Easily the best of the Marvel superhero films, Captain America: Winter Soldier delivers unique and exciting action sequences while just barely maintaining some semblance of a meaningful structure. The pieces are there for a complete story, and they unravel the way they should, but the argument tends to give way towards the end to action. For a film based on a comic book this should not be seen as a detriment, but rather as an opportunity to learn how to improve what is already a great film.
Main Character Steve Rogers is a man stuck out of time. For a character dealing with these issues of what was, what is now and what will be, the Dramatica theory of story classifies the domain of his personal narrative to be a Situation.
Diametrically opposed to Steve is the triumvate of possible Influence Characters: the Black Widow, Nick Fury and the Winter Soldier himself. The question is do these three represent some sort of shared perspective in a hand-off situation? The first two candidates share the same fixed belief about secrecy and doggedly pursuing covert operations at all costs. Yet, it is the third that carries the emotional weight of the story—the essential component of the Relationship Throughline.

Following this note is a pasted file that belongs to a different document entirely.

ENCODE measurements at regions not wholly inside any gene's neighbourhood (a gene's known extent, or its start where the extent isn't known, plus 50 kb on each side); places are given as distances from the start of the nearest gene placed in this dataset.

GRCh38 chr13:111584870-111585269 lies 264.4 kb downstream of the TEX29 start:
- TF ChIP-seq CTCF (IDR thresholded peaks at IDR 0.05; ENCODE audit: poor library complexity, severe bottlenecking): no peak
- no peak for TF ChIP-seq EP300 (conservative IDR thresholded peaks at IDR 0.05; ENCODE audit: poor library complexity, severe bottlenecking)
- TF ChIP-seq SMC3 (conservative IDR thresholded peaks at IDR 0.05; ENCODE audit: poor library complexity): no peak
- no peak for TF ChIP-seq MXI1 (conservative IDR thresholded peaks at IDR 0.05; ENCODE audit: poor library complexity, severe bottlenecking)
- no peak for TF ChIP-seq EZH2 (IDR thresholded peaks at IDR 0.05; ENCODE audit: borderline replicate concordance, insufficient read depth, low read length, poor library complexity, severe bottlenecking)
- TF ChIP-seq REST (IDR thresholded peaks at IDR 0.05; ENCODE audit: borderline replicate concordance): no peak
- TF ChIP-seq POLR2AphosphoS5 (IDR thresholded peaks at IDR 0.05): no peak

The argument over what is right and wrong to do in these circumstances dies out when the Winter Soldier arrives; the Black Widow and Fury fade into story obscurity. Sure they’re engaged in the action, but that philosophical argument all but disappears. The relationship with Bucky feels right, but it starts so late that the first half comes off cold and uninviting. The relationship between Steve/Natasha and Steve/Fury feels less heartfelt and more logistical—bordering on commentary towards the Overall Story Throughline surrounding Price and Project Insight instead of something closer to the heart.
The result is a muddled argument that starts and stops then ends with an emotional wallop. It feels great to see the Winter Soldier rescue Cap and drag him to shore, but we’re not really sure what that means in terms of the larger argument. It’s the right emotional beat, but comes at the end of an undeveloped and malnourished Throughline.
Captain America: Winter Soldier satisfies fans of comic book movies and almost does the same for those of us who desire complete and compelling storytelling. Bringing in the emotional relationship between Steve and Bucky earlier in the story would have solved most of this, as would continuing to carry out the argument between secrecy and exposure explored through the Black Widow and Fury.
Overall the film is a blast and this analysis should not be seen as a harsh critique of the film. There is so much here that is right that it would be wrong not to say otherwise. This film should be the standard by which other comic book movies adhere to; with a few tweaks and development here and there it could be the standard by which all films adhere to.